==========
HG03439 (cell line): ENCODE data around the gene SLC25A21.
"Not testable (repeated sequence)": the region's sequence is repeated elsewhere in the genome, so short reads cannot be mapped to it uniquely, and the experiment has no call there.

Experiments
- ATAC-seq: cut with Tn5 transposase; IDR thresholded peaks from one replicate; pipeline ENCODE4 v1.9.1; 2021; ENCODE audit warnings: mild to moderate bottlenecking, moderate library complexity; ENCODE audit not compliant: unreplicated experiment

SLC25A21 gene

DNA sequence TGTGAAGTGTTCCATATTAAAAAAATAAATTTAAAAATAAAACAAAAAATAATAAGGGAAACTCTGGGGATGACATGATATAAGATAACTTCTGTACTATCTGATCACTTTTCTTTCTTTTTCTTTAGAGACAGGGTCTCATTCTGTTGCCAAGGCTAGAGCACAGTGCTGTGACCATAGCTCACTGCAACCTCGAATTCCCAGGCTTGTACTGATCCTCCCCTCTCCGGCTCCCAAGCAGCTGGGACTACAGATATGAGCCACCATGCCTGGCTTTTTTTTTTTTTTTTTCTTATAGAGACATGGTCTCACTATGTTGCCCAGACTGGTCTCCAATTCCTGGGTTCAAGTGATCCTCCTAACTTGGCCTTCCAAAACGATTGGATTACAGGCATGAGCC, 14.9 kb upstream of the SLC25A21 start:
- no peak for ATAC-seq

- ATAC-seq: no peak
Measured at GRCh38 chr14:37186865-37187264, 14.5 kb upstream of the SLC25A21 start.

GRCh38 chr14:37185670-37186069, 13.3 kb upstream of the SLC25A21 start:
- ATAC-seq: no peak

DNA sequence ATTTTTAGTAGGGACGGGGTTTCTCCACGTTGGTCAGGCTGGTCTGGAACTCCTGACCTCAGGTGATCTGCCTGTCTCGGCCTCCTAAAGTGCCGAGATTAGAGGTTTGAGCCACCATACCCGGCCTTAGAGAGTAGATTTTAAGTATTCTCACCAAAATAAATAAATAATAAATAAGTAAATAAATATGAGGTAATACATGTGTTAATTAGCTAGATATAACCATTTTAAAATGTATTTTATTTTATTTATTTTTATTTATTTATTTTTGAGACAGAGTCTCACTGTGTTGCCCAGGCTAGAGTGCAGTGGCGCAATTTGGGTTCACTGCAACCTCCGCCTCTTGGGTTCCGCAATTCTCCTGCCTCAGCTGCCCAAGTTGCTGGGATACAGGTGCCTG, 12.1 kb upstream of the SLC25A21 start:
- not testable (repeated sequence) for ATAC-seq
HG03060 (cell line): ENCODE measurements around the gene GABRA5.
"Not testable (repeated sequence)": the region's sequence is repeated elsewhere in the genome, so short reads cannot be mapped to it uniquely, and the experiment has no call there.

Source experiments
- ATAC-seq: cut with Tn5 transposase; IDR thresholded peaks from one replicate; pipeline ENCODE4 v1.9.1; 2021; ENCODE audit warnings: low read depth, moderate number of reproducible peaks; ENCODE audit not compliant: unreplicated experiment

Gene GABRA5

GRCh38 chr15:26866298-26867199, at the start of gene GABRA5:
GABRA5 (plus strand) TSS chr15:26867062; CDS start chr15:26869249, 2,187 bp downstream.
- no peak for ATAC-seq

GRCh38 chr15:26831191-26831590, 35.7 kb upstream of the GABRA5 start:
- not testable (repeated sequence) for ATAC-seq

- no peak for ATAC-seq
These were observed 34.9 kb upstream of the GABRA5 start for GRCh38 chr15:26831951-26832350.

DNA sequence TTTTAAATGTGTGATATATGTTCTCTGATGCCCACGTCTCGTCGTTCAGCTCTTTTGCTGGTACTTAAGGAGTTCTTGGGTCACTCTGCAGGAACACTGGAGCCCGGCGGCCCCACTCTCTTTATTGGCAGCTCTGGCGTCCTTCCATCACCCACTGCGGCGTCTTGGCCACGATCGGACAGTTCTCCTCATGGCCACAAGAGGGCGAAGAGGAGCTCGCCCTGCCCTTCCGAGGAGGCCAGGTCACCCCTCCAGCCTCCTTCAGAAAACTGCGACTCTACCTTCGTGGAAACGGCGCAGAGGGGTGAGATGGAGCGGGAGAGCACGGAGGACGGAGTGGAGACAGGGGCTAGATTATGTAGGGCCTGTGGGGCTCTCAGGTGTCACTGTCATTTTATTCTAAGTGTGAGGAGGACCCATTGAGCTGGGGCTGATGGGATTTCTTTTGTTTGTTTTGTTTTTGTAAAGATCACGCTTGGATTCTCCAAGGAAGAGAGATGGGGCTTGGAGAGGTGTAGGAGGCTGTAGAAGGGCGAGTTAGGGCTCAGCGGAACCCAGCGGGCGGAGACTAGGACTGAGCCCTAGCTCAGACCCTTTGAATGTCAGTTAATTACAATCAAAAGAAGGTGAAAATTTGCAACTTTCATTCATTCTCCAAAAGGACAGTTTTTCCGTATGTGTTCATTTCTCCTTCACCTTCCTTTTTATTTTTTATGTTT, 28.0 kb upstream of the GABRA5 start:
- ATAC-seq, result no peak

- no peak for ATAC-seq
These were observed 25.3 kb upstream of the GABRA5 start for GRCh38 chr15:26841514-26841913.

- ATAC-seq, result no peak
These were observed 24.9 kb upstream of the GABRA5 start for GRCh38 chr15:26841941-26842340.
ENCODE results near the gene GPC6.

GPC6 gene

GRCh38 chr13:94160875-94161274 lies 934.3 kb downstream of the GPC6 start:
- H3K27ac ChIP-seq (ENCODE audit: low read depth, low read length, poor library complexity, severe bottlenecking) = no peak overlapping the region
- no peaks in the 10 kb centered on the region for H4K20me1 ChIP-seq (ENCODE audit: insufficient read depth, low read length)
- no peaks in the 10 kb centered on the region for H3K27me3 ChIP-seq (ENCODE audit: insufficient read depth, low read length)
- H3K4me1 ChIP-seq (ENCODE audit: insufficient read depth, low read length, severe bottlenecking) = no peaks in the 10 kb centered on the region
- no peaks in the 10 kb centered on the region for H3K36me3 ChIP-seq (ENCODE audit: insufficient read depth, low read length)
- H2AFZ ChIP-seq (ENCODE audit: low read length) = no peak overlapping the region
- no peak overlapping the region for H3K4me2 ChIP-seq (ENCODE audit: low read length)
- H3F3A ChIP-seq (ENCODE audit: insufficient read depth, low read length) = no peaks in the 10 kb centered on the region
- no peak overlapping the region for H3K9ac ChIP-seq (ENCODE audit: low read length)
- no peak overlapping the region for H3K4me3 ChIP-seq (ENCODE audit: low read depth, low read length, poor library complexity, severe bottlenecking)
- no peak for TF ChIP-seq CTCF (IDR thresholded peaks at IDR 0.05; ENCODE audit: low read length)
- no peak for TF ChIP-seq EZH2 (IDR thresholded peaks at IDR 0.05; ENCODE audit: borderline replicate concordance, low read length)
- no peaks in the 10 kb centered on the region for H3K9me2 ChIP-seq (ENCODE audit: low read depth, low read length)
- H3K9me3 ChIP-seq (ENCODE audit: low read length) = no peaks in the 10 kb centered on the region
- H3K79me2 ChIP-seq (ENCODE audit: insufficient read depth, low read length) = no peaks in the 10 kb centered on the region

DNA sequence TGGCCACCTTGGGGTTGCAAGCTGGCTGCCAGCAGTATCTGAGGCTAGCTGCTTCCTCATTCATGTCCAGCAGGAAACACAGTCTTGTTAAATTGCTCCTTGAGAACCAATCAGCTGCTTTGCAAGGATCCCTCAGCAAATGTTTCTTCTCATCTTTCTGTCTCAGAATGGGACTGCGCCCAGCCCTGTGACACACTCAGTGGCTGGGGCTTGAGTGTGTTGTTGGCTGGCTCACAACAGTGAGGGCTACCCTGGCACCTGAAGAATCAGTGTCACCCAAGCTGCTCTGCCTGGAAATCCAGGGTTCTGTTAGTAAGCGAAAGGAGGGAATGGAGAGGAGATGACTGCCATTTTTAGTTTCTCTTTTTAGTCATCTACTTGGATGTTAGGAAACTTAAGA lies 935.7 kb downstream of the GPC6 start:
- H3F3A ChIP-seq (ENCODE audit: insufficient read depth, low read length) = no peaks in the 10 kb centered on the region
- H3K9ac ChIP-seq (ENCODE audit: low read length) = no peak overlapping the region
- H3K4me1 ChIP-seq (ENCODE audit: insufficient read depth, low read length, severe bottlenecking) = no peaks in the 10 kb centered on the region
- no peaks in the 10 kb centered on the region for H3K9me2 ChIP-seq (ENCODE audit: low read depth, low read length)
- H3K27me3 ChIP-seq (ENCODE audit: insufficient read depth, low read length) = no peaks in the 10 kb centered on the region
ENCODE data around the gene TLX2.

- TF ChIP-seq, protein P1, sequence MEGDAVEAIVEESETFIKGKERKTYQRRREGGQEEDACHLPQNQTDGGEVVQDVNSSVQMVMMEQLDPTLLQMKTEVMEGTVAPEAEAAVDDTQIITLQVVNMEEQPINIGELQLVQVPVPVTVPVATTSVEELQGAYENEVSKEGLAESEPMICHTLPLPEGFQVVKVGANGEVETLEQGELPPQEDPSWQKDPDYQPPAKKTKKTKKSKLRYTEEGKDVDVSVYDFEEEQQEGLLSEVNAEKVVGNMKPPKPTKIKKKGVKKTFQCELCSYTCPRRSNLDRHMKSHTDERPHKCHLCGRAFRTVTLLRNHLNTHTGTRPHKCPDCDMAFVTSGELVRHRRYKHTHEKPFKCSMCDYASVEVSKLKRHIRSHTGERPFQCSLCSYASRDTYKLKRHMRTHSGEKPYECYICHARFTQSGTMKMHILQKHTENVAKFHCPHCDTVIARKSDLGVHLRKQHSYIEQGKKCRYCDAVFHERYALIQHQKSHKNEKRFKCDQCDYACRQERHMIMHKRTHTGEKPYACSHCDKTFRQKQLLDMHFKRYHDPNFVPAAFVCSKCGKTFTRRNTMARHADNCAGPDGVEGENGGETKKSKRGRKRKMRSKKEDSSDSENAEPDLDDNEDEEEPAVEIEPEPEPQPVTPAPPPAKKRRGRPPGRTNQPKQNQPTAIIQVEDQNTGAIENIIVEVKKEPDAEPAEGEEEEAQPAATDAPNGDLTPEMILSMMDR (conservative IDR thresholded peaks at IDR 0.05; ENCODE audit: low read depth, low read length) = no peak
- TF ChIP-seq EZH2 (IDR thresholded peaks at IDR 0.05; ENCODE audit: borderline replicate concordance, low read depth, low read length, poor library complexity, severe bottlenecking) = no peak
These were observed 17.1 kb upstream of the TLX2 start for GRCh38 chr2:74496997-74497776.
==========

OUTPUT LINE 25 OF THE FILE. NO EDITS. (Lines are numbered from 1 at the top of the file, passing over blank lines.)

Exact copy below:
These were observed 34.9 kb upstream of the GABRA5 start for GRCh38 chr15:26831951-26832350.